What the New Steel and Aluminum Tariffs Could Mean for the Construction and Housing Market


| 3/29/2018 9:32:00 AM


The unexpected announcement earlier this month of new tariffs on imported steel and aluminum could impact prices for the U.S. construction, infrastructure and housing markets. Protectionist trade policy, introduced by the White House to boost domestic production and add new jobs, will impose a 25 percent tariff on steel imports and a 10 percent tariff on aluminum.

Following through on a key campaign promise and rattling stock markets, this is the latest of aggressive trade policy changes, preceded by the U.S. exit from the Trans-Pacific Partnership and the renegotiation of the North American Free Trade Agreement (NAFTA).

Why Tariffs, and Why Now?

Messaging from the federal government initially declared no country, including Canada and Mexico, would be exempt from the tariffs unless the U.S. can negotiate a better deal with NAFTA. The Trump Administration has since announced Canada and Mexico will now be exempt from the tariffs — undoubtedly a relief for Canada, which produces 16 percent of U.S. steel and 41 percent of U.S. aluminum.

Speaking at a White House meeting, Trump said no one truly understands how badly other countries treat the U.S., and that “disgraceful” trade policies have obliterated the country’s capacity to produce vital commodities. "When our country can't make aluminum and steel," he said, "you almost don't have much of a country."



The U.S. is the world’s largest steel importer, and even though it relies on shipments from more than 100 countries and territories, Trump has singled out China previously as a threat to domestic trade and did so once again in his statement.

Pearl
4/2/2018 11:17:14 AM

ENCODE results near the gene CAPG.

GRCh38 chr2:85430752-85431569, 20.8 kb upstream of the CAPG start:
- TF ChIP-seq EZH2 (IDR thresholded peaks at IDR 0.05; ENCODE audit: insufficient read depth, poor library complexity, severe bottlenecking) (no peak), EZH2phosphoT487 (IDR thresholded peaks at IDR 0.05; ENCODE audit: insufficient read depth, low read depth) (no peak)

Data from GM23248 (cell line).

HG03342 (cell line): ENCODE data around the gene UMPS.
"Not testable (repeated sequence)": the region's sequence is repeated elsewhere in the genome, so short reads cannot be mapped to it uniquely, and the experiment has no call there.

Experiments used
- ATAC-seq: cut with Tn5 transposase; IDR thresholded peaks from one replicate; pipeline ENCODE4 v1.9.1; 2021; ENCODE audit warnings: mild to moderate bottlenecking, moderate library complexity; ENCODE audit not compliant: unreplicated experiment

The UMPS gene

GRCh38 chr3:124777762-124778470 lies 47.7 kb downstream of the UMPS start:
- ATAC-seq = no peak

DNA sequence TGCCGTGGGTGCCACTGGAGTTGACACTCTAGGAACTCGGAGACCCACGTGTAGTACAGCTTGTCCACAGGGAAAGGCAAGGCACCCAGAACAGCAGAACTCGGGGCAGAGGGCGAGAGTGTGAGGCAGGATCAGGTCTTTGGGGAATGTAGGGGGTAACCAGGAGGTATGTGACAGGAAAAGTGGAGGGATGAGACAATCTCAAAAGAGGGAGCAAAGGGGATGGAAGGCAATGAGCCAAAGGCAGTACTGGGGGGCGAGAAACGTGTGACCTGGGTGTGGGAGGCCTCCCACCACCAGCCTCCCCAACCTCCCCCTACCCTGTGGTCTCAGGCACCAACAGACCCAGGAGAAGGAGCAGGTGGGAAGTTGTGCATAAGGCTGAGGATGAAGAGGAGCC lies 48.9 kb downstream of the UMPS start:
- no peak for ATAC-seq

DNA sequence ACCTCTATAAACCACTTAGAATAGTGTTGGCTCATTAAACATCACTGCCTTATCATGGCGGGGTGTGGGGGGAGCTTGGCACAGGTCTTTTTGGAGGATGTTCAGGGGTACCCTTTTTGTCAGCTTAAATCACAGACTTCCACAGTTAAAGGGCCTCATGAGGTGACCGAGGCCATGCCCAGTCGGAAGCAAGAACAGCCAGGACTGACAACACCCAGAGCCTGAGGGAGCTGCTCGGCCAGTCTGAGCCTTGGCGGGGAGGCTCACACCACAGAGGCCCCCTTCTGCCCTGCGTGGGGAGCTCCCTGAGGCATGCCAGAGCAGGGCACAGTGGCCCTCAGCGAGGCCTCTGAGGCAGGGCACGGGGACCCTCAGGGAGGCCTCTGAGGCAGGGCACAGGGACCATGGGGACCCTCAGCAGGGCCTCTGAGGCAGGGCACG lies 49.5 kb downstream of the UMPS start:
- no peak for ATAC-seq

Something I dislike is quite a bit (don't know exact numbers) of the metal that gets sent to be recycled in the US ends up being shipped to China. This seems to me to be both unsustainable and irrational. I'd love to see US plants that actually do the recycling themselves, there are very few left.


Bob
3/30/2018 10:57:32 AM

Where to begin, wow, well, I guess I'll start with trade agreements. Congress, not international and unelected trade organizations is the Constitutional responsibility in the still (barely) sovereign United Sates of America according to Article 1, Section 8. In addition, in Article Vi (6), it states that the Constitution and laws of the United States are superior to all treaties. Every "free" trade agreement we are signed onto currently violates both our Constitution and laws as a sovereign nation as well as gives unfair preference to foreign trading partners. The U.S. prospered for 200 years while we negotiated our own FAIR trade agreements with other nations, but have suffered the loss of critical industries and millions of jobs under "free" trade agreements, much of which has been to countries which are not our friends, most notably, Red China. Steel and aluminum are "strategic" commodities, essential for our national defense, which we should NOT be dependent on foreign sources. I now live in a community that has a very large (idled) aluminum plant that low-cost imports are responsible for shutting down 10 years ago. Next to it is a coal-fired power plant complex that survived until January of this year, supplying power to the Texas power grid. Rather than convert it to natural gas, the company decided to shut it down, which also resulted in a nearby coal mining operation to go out of business. Anyone who remembers the quality and safety of goods produced and sold in the U.S. prior to "Free" trade are well aware of the cheap (quality) as well as many times dangerous and/or poisonous nature of many of the goods we import today. We may pay a little more for better goods made in the U.S., but they last a lot longer than and are safer than Red Chinese items. I'm all for taking back control of our trading policies and agreements, it's the best path for the nation and our economy.




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